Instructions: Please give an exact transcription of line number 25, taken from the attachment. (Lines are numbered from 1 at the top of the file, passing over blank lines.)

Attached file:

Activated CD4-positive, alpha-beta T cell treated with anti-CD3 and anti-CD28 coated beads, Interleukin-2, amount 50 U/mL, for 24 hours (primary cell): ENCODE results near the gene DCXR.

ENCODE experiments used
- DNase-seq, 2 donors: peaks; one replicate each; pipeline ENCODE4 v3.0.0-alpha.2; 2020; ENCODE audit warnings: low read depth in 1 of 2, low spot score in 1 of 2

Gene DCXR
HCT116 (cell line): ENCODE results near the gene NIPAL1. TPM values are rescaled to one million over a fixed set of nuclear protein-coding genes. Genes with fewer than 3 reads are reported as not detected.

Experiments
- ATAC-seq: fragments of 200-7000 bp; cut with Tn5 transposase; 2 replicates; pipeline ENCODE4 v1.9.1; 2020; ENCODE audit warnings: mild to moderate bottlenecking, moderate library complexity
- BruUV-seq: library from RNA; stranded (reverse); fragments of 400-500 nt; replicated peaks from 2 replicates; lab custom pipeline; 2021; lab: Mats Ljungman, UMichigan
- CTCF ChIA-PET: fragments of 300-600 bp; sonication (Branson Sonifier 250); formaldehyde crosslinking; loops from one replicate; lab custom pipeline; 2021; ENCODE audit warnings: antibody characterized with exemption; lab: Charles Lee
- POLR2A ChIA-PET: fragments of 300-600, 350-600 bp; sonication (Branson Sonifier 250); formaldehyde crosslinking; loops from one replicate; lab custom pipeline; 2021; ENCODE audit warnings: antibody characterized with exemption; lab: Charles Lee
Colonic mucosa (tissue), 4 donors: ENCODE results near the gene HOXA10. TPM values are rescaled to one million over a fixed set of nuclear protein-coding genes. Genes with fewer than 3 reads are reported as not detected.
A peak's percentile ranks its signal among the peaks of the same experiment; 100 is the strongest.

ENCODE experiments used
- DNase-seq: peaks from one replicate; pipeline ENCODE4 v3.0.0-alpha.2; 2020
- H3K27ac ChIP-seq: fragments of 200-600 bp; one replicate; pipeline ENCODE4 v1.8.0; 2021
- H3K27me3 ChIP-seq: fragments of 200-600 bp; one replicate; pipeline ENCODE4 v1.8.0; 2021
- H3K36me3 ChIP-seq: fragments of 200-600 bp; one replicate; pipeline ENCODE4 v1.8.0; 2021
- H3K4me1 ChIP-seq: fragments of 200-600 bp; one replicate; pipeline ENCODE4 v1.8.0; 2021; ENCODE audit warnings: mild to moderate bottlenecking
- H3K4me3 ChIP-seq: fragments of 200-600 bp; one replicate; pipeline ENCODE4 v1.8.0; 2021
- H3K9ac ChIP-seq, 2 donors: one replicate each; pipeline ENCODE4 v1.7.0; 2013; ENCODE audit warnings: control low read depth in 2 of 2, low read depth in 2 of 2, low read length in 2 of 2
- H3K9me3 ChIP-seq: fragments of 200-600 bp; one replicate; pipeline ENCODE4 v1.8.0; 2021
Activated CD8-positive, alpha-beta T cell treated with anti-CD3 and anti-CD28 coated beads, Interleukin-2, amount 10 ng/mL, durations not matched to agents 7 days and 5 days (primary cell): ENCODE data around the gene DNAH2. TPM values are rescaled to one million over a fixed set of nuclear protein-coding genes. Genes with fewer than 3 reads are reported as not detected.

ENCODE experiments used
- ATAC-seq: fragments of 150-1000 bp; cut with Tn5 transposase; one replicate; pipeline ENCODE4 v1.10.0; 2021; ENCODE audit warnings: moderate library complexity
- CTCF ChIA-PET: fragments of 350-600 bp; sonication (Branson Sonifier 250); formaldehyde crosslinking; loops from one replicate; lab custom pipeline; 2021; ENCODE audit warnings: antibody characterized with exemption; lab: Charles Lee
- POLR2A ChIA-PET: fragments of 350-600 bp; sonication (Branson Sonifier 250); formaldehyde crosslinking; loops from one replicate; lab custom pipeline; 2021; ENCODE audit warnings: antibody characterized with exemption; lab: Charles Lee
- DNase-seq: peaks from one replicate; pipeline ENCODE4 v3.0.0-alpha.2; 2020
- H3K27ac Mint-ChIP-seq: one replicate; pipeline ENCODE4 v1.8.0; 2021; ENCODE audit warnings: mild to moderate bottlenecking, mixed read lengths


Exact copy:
- CTCF ChIA-PET: fragments of 350-600 bp; sonication (Branson Sonifier 250); formaldehyde crosslinking; loops from one replicate; lab custom pipeline; 2021; ENCODE audit warnings: antibody characterized with exemption; lab: Charles Lee